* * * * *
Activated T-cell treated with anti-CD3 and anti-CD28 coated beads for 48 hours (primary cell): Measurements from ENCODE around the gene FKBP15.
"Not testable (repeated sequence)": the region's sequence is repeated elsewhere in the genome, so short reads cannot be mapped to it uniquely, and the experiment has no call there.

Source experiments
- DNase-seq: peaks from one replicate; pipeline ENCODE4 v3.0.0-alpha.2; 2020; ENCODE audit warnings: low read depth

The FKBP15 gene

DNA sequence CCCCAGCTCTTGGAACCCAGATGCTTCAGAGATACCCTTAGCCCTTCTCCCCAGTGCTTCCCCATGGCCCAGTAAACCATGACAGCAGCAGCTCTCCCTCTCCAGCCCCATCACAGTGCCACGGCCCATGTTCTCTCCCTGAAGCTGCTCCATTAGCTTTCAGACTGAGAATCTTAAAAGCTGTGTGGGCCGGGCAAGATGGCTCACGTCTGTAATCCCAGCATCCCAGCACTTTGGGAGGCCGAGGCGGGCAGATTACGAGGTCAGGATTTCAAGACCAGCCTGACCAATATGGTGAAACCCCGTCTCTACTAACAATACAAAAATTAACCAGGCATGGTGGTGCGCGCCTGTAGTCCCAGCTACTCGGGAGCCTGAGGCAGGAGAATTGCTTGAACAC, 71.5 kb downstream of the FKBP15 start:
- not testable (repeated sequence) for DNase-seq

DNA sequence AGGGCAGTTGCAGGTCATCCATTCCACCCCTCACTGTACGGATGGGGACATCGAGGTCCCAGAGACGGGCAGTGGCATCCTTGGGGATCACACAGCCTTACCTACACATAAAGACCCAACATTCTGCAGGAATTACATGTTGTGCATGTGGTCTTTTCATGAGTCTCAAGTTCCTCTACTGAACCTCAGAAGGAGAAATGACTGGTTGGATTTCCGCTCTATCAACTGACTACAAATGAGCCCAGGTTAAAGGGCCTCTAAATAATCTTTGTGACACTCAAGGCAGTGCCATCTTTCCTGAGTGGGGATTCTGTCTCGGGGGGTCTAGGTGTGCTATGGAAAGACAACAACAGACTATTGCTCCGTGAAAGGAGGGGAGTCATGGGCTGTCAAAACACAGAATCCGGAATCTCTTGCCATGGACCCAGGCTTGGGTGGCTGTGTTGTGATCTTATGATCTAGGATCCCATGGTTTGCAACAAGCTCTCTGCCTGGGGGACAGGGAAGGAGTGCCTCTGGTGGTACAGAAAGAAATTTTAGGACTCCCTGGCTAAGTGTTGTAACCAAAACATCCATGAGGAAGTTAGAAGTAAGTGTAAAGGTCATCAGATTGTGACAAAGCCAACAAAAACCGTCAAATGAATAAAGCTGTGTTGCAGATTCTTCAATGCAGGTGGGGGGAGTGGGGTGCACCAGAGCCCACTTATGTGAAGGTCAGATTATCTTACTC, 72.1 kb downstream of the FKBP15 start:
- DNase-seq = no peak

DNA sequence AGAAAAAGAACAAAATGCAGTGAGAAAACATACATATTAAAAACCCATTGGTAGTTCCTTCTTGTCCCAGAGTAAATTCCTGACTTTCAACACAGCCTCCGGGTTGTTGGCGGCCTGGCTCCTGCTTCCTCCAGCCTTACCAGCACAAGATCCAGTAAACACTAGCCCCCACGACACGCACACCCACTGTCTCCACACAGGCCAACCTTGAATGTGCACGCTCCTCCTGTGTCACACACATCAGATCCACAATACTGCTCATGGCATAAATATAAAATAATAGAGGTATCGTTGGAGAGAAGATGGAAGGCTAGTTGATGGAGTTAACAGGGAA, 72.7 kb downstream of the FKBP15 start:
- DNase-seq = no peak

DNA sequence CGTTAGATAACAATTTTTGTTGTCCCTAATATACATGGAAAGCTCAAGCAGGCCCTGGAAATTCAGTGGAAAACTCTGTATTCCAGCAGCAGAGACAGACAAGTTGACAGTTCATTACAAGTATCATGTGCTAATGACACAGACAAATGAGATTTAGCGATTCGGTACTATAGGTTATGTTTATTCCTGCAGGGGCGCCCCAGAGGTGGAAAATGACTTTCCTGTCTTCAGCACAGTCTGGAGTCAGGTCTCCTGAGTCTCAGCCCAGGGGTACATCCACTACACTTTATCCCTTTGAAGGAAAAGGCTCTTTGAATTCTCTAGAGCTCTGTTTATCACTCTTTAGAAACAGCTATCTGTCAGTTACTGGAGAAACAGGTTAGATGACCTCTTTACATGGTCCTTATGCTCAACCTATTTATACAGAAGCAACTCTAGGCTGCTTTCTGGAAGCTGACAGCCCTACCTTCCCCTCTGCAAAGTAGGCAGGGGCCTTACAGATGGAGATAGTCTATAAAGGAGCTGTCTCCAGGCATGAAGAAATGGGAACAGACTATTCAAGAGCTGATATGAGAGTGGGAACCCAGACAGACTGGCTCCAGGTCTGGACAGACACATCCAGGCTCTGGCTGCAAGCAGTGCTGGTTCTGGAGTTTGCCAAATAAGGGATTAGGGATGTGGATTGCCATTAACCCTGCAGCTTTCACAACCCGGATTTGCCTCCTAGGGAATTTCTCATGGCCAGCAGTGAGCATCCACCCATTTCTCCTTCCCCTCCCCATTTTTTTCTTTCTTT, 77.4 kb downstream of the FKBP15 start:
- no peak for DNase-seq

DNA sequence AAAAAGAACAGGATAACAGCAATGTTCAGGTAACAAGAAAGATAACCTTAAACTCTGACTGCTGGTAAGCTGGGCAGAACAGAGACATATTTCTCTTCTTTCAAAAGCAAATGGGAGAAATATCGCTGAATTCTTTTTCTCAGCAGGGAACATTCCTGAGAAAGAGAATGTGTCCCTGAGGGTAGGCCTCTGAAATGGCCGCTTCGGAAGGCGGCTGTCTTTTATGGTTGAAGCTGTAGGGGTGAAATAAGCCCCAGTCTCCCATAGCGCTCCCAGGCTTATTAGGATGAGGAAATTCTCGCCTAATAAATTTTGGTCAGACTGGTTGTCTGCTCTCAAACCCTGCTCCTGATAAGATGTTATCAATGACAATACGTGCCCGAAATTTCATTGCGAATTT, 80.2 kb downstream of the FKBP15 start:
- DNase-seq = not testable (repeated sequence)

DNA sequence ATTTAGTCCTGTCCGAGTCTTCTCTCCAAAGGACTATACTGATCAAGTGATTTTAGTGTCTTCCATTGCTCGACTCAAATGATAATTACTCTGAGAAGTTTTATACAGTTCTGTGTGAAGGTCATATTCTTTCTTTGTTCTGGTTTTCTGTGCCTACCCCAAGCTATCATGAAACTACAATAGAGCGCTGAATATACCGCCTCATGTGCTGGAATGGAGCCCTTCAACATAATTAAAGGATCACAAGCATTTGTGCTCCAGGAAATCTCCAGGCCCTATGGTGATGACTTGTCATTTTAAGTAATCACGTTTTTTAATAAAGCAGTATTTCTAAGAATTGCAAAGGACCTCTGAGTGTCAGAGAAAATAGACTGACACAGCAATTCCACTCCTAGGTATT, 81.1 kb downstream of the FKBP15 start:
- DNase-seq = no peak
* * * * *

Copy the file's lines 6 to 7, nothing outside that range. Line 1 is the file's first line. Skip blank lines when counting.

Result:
DNA sequence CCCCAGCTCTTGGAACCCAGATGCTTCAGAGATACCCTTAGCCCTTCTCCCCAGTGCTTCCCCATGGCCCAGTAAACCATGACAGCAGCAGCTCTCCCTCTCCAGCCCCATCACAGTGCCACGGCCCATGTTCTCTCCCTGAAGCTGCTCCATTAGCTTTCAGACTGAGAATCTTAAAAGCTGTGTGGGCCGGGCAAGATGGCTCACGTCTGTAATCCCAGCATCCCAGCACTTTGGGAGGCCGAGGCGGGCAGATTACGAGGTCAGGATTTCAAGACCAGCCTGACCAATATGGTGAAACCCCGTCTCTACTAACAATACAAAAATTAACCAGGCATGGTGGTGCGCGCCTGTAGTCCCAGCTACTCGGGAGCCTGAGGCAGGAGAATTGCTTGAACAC, 71.5 kb downstream of the FKBP15 start:
- not testable (repeated sequence) for DNase-seq